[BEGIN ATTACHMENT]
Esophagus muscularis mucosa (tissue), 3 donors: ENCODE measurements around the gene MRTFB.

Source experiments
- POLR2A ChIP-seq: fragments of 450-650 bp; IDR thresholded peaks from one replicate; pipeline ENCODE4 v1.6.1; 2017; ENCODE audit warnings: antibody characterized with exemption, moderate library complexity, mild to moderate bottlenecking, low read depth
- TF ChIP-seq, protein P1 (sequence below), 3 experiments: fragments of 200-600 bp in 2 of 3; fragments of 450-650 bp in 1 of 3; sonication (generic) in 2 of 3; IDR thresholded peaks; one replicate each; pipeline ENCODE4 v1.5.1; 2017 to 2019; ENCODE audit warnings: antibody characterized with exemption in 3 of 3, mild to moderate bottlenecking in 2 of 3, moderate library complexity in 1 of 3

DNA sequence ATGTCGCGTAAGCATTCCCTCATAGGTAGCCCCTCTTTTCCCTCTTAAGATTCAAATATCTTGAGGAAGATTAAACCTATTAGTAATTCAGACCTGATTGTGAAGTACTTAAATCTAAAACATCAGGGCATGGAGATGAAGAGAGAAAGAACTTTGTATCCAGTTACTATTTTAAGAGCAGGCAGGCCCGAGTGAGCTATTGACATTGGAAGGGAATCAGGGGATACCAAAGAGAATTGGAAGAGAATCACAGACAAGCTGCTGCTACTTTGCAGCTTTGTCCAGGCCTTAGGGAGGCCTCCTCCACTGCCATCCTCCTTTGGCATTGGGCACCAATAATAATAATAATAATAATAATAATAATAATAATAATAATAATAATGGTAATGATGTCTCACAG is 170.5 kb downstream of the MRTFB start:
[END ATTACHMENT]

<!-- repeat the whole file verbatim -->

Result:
Esophagus muscularis mucosa (tissue), 3 donors: ENCODE measurements around the gene MRTFB.

Source experiments
- POLR2A ChIP-seq: fragments of 450-650 bp; IDR thresholded peaks from one replicate; pipeline ENCODE4 v1.6.1; 2017; ENCODE audit warnings: antibody characterized with exemption, moderate library complexity, mild to moderate bottlenecking, low read depth
- TF ChIP-seq, protein P1 (sequence below), 3 experiments: fragments of 200-600 bp in 2 of 3; fragments of 450-650 bp in 1 of 3; sonication (generic) in 2 of 3; IDR thresholded peaks; one replicate each; pipeline ENCODE4 v1.5.1; 2017 to 2019; ENCODE audit warnings: antibody characterized with exemption in 3 of 3, mild to moderate bottlenecking in 2 of 3, moderate library complexity in 1 of 3

DNA sequence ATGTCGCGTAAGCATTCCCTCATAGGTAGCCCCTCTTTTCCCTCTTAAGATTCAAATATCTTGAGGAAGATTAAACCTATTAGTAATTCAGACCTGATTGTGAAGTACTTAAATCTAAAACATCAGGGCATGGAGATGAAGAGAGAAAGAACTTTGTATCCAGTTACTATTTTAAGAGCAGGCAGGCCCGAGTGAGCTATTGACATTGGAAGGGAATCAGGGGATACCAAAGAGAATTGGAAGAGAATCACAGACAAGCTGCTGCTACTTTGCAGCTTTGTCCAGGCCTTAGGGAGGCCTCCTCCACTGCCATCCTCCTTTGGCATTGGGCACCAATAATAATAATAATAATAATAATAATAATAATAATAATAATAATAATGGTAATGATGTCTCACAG is 170.5 kb downstream of the MRTFB start: